There used to be — maybe there still is — a line of hats, T-shirts and bumper stickers that read, "Give Blood: Play Hockey."
It turns out that holds true, especially when you get the men's curling team against the women's hockey team for, as we say, a game of mini-sticks. Mini-sticks? Weird injuries? It's as Canadian as Robin Scherbatsky after a twelver of Molson.
" ... 'We had a little fun mini-sticks hockey game against some of the Canadian women's hockey team in our athletes' village room and it got a little — well, the sticks are so small right, so you get a little rug burn down on your hands and knees,' said Canadian second Marc Kennedy, sloppily-applied bandages sticking to his left elbow. " 'I nicked (the scab) on my glove and opened it up.' "
"In the main lobby there are two full-size hockey nets. One night we took the hockey nets up to our suites and bought some mini-sticks and had a battle [with the women’s hockey team].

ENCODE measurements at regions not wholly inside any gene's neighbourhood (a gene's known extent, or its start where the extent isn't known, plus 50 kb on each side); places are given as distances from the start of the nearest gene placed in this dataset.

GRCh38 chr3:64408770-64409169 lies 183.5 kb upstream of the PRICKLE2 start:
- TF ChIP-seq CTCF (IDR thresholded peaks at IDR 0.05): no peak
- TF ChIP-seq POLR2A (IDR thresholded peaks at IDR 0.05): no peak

"[There were] a couple of rug burns on the knees and elbows from falling on the carpet and Meaghan Mikkelson had a bleeding nose but they seem to be doing okay.
“We were just trying to warm them up for their games."
For the uninitiated, mini-sticks is arguably the third-most-popular version of hockey, fourth if you count video games. Street hockey and the full-fledged version are the first two.
Since the 1980s, when some genius had the idea to market 18-inch-long sticks splashed with team nicknames and logos, it's been a major time-passer for youth hockey teams who are cooped up in a hotel during out-of-town tournaments.
Some of the games could get feistier than the actual games on ice. Apparently, the same holds in the athletes' village. As Canadian skip Kevin Martin told The Canadian Press: "You got the little hockey sticks in the village and those big rooms." It's perfectly normal.